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The northernmost stop of the Metro M1 line serving the city of Milan stops at the small commune of Sesto San Giovanni. This small city northeast of central Milan, otherwise known as Sesto San Giovanni, is an ideal place to secure car rental. Sesto San Giovanni is conveniently located near both Milan, a city best explored by public transit, and the surrounding Lombardy countryside where transportation options other than car are hard to find. Sesto San Giovanni is best known for its factories and diverse population.
Who to Book With
Many Milan visitors choose to get car hire in Sesto San Giovanni because they can safely leave their vehicles in the community before taking public transit to Milan, but still easily drive into the nearby countryside. The Sesto San Giovanni city centre contains two Sixt branches, a Europcar office and a handful of independent operators like Maggiore Rent. Online reservations are accepted by most local vehicle rental providers.
Best Time to Go
Sesto San Giovanni enjoys the same pleasant Mediterranean climate as its much larger neighbour, Milan. This means visitors can expect mild, yet unpredictable, winter weather between November and February, the city's least busy months. The hottest months are July and August. Visitors who arrive in the autumn months of September and October or the spring months from April to June will encounter the region's most pleasant temperatures and lower crowds than in summer. Sesto San Giovanni's hotel rates tend to be cheaper than those at accommodations closer to Milan.
Need to Know Essentials
To claim your hire car, these documents need to be shown:
- A current International Driving Permit or EU driver's licence
- Secondary photo ID, like a passport
- The credit card used to make the booking
- A reference number or booking record
Driving around Sesto San Giovanni may be less chaotic than driving in nearby Milan, but motorists should nonetheless keep their eyes peeled for occasional reckless drivers. Viale Fulvio Testi and Viale Monza are the main roads connecting Sesto San Giovanni to Milan, but motorists are strongly encouraged to park their vehicles at a commuter car park and take public transit into the larger city. Sesto San Giovanni is situated west of the A51 and south of the A4.
Our Guide to Italy features further driving information.
As the Metro M1 line's northernmost stop, Sesto San Giovanni is well connected with the rest of metropolitan Milan. In addition to Milan's underground metro network, several bus lines as well as the S-line suburban rail network travel between Sesto San Giovanni and the larger city. Taxi fares between Milan and Sesto San Giovanni can be costly. Sesto San Giovanni is a distance from all three major Milan airports.
Trains and Metro
The Metro M1 line which links Sesto San Giovanni to Milan city centre is just one of the three lines comprising Milan's underground metro system which is operated by ATM. Milan also boasts a comprehensive suburban rail network named the S-line.
ATM operates the buses which travel between Sesto San Giovanni and Milan, many of which stop at the Sesto San Giovanni metro station. Buses run until 02:00 and use the same integrated ticket system as Milan's metro, tram and suburban rail networks. Urban tickets costing £1.30 each are valid for 1 hour, 30 minutes from the beginning of any ATM public transit journey, but all day tickets are also available for £3.90.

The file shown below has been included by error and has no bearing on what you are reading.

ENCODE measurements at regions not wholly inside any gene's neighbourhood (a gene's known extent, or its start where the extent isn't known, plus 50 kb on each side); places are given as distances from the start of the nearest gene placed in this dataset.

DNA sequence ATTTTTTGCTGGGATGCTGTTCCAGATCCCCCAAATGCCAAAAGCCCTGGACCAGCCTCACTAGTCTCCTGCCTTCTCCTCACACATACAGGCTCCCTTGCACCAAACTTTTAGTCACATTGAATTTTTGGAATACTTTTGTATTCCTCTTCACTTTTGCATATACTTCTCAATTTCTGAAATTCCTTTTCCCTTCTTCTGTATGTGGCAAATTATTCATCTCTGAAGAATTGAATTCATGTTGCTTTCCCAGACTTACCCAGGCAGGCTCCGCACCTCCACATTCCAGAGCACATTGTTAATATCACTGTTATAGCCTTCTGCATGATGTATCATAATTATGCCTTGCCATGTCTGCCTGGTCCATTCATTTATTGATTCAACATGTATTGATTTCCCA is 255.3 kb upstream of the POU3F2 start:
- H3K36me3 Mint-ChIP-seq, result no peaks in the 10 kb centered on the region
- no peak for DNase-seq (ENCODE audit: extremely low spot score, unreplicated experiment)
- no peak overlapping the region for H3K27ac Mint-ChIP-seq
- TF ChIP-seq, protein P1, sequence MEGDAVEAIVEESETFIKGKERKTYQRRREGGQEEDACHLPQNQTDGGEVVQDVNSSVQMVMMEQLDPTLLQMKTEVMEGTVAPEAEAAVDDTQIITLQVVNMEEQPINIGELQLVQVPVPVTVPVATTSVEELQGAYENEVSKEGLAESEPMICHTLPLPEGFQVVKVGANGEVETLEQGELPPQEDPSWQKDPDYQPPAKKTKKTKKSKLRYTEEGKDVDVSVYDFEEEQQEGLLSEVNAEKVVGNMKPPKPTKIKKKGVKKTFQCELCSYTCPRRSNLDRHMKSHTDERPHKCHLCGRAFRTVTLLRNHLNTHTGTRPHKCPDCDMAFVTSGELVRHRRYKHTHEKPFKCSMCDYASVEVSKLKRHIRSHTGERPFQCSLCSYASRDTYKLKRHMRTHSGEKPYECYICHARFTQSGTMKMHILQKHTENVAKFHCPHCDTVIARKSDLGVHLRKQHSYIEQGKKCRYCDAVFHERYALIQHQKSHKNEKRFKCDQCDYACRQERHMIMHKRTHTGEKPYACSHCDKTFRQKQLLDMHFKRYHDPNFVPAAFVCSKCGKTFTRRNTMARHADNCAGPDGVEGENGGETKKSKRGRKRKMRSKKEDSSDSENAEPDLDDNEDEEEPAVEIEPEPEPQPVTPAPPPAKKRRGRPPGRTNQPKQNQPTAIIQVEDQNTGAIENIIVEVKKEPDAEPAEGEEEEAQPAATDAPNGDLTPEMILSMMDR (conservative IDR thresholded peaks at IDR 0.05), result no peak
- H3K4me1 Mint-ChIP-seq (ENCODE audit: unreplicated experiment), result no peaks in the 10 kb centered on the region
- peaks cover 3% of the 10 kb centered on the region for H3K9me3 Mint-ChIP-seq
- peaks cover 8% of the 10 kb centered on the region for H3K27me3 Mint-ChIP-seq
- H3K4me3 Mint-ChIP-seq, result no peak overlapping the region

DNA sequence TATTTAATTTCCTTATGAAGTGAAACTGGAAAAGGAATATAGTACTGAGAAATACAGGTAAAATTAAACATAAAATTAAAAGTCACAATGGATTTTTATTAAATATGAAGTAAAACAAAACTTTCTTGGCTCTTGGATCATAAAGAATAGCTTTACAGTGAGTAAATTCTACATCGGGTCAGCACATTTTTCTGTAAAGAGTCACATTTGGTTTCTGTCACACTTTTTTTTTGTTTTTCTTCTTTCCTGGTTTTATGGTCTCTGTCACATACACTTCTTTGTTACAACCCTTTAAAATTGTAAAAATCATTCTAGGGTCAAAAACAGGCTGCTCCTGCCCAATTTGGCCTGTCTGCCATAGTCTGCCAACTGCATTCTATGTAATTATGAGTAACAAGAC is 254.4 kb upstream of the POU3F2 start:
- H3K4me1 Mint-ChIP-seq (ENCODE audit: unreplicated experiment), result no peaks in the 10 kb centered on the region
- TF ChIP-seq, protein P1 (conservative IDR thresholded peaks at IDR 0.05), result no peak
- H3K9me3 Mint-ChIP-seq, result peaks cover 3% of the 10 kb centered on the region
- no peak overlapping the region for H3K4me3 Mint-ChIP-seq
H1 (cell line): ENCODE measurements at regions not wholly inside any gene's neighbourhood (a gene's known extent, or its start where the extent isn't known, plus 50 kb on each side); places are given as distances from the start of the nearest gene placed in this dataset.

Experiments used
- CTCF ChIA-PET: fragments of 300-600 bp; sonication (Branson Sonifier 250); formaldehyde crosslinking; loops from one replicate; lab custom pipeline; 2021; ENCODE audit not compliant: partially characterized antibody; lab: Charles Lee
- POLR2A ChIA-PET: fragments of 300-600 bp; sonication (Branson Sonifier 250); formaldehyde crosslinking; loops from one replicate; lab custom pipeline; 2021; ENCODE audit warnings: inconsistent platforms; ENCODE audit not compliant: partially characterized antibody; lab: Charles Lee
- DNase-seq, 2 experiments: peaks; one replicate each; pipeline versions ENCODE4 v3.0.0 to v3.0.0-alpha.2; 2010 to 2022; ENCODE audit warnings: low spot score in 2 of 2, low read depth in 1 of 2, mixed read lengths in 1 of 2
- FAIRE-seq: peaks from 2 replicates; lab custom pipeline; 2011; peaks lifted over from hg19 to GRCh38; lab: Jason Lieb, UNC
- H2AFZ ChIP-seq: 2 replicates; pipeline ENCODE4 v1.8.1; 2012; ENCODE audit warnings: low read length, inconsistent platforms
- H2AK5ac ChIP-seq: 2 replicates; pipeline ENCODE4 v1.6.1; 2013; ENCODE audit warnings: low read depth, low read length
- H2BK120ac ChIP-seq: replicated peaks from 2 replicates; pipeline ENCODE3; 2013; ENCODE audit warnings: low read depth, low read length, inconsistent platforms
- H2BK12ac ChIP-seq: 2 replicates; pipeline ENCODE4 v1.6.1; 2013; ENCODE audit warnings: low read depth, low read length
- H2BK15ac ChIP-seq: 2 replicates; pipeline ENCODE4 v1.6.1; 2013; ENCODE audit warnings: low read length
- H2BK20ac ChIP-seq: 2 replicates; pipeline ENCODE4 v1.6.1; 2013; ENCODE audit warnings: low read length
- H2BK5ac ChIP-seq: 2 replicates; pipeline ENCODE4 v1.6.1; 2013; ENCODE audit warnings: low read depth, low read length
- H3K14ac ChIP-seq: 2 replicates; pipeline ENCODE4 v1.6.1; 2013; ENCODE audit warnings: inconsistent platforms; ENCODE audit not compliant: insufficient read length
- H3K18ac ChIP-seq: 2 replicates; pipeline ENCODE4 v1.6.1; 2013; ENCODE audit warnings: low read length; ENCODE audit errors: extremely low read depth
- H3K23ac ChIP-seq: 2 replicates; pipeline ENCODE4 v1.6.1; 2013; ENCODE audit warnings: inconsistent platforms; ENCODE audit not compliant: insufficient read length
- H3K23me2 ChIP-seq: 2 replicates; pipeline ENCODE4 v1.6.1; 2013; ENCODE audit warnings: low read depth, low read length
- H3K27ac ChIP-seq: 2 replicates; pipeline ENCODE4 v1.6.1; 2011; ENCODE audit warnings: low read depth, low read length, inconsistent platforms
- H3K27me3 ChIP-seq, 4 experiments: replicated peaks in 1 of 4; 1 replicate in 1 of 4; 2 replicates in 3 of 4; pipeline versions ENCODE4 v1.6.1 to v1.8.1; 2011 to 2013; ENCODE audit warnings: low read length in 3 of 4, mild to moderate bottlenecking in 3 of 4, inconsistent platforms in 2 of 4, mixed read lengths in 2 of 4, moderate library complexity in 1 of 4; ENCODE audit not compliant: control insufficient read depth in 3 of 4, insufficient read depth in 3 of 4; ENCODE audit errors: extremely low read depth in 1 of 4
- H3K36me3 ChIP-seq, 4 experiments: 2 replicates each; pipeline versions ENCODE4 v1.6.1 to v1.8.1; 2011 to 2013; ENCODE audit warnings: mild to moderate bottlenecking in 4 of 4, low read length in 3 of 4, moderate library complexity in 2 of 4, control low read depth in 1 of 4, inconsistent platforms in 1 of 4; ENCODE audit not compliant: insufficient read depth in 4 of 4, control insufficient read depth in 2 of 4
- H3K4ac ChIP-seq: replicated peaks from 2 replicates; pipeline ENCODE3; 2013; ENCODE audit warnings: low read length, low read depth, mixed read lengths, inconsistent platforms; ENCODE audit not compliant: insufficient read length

Taxis are the most expensive public transportation choice both around Sesto San Giovanni and throughout the rest of Milan. Radio Taxi vehicles stand ready at both taxi stands in Sesto San Giovanni, but taxis can also pick up passengers who hail them from anywhere in the city. A £5.20 surcharge is applied to standard metered fares after dark.
As Sesto San Giovanni's own tourist attractions are restricted to a few parks and athletic fields, most visitors head straight for the much larger Milan. However, tourists may wish to pry themselves away from the designer boutiques and stunning palazzos of Italy's second-largest city long enough to enjoy Lombardy's peaceful, rural countryside. The crown jewels of the region's medieval monarchs can be admired at the nearby pedestrianised town of Monza, while the Oltrepo Pavese wine growing region is an hour's drive away in the opposite direction.
Milan – Italy's second-most populous city is most famous as a fashion and finance hub, but history buffs may prefer to admire Milan's world famous Teatro alla Scala opera house and countless centuries-old palazzos. Window shoppers walk above intricately-carved mosaics and beneath a majestic glass dome at the Galleria Vittorio Emanuele II.
Monza – Motorists may not be able to drive around the pedestrianised town of Monza after making the half-hour journey from Sesto San Giovanni, but they can visit the racetrack which hosts Italy's F1 Grand Prix race each year. Monza's other main attractions are the crown jewels once worn by Lombardy's medieval kings.
Lake Maggiore – Italy's second-largest lake forms part of the country's boundary with Switzerland and stands under a 1 hour drive from Sesto San Giovanni. The likes of Charles Dickens and George Byron have written about the beauty of the fishing village of Stresa, while lake pirates used to live in the 13th and 14th century Malpaga castles along the lake's shores. Visitors can also cross the border into Switzerland to visit its largest predominantly Italian city, Lugano.